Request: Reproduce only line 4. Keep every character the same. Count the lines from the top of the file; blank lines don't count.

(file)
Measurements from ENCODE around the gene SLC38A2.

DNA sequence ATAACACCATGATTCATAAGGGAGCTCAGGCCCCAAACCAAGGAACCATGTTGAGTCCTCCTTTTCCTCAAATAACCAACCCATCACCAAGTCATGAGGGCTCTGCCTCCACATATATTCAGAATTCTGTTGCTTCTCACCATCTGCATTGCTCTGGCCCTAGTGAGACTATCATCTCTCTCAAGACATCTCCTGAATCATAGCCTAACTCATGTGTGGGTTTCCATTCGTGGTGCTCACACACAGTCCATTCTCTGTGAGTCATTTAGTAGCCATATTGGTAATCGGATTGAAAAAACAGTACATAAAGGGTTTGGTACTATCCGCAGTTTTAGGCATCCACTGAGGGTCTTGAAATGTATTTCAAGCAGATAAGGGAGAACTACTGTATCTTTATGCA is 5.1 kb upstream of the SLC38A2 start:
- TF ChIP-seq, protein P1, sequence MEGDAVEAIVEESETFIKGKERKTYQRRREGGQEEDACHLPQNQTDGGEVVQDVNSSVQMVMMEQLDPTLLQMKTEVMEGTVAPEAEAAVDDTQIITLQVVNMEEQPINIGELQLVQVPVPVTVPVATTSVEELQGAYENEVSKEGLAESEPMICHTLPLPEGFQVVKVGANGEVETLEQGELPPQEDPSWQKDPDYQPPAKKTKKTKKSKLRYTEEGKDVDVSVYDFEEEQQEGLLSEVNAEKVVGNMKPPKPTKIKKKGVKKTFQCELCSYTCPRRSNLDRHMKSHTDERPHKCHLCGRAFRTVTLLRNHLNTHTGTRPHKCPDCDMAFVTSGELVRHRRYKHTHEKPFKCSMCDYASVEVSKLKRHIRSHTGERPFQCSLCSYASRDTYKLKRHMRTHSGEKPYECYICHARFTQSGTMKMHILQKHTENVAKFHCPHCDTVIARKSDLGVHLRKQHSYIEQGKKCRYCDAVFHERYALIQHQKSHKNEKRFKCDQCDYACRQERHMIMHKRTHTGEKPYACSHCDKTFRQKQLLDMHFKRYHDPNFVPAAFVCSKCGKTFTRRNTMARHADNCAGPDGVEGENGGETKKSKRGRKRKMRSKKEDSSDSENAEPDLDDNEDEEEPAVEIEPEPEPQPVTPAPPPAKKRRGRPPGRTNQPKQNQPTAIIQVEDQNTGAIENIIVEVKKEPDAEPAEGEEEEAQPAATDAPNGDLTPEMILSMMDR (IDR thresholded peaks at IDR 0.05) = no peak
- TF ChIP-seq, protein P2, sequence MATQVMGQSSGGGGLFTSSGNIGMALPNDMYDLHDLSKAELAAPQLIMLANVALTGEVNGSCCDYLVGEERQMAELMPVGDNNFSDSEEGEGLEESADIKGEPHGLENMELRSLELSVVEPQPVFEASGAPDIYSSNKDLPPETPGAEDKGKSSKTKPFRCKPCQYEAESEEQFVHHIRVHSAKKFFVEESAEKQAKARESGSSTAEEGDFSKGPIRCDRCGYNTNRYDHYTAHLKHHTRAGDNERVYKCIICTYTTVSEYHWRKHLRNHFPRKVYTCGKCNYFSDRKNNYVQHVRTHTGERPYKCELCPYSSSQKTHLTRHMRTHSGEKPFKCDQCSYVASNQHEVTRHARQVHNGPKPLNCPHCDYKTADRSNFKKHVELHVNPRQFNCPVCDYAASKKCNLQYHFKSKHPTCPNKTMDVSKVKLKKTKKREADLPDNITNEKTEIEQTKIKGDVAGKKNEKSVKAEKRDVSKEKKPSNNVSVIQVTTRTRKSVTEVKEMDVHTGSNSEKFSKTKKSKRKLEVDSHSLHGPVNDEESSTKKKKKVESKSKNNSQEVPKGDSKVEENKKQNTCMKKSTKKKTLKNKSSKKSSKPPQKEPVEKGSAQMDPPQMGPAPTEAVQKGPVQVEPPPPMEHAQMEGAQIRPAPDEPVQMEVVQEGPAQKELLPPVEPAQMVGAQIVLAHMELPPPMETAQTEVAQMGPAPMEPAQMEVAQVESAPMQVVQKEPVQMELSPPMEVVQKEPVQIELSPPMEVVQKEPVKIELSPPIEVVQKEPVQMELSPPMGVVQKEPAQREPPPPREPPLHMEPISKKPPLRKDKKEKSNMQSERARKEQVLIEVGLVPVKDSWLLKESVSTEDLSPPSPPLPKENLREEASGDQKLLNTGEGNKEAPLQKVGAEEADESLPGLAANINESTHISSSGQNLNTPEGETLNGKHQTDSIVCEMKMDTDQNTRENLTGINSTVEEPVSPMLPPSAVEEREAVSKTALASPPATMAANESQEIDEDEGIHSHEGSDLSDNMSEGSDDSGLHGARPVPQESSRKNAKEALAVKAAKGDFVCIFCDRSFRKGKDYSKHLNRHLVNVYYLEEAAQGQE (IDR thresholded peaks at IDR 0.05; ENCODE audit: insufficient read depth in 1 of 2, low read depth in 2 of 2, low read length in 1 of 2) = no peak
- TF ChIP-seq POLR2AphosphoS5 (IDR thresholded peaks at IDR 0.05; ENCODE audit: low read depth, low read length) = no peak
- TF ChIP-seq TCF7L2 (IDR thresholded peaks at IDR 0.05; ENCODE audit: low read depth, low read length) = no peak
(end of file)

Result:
- TF ChIP-seq, protein P2, sequence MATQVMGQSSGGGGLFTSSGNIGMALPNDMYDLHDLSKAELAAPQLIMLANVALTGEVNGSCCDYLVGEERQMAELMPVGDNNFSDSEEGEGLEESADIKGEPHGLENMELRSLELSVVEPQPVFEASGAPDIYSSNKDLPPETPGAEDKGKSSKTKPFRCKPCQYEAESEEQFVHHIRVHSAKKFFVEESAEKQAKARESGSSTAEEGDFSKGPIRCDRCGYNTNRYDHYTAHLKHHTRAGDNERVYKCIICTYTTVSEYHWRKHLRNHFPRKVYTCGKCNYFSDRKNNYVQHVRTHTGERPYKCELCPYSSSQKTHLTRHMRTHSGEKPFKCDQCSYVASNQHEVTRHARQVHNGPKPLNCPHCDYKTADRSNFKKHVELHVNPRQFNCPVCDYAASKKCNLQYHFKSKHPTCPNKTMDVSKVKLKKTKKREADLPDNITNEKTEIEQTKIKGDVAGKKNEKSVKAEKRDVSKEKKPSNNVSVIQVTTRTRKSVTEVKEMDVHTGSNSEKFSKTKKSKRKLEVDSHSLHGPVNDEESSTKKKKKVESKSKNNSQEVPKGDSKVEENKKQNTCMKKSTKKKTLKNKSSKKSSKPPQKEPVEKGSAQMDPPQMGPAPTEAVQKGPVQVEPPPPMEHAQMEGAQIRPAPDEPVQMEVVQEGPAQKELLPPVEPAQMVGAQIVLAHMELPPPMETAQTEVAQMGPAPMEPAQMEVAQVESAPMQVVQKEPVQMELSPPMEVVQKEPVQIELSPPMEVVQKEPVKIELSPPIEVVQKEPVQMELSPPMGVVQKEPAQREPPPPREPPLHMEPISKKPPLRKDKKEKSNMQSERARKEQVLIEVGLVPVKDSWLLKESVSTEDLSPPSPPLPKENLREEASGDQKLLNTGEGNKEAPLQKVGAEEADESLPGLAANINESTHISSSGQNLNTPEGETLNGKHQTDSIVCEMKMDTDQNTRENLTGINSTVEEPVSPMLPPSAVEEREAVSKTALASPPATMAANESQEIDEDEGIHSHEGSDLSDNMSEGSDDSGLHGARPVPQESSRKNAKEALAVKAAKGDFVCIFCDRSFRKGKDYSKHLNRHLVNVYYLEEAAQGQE (IDR thresholded peaks at IDR 0.05; ENCODE audit: insufficient read depth in 1 of 2, low read depth in 2 of 2, low read length in 1 of 2) = no peak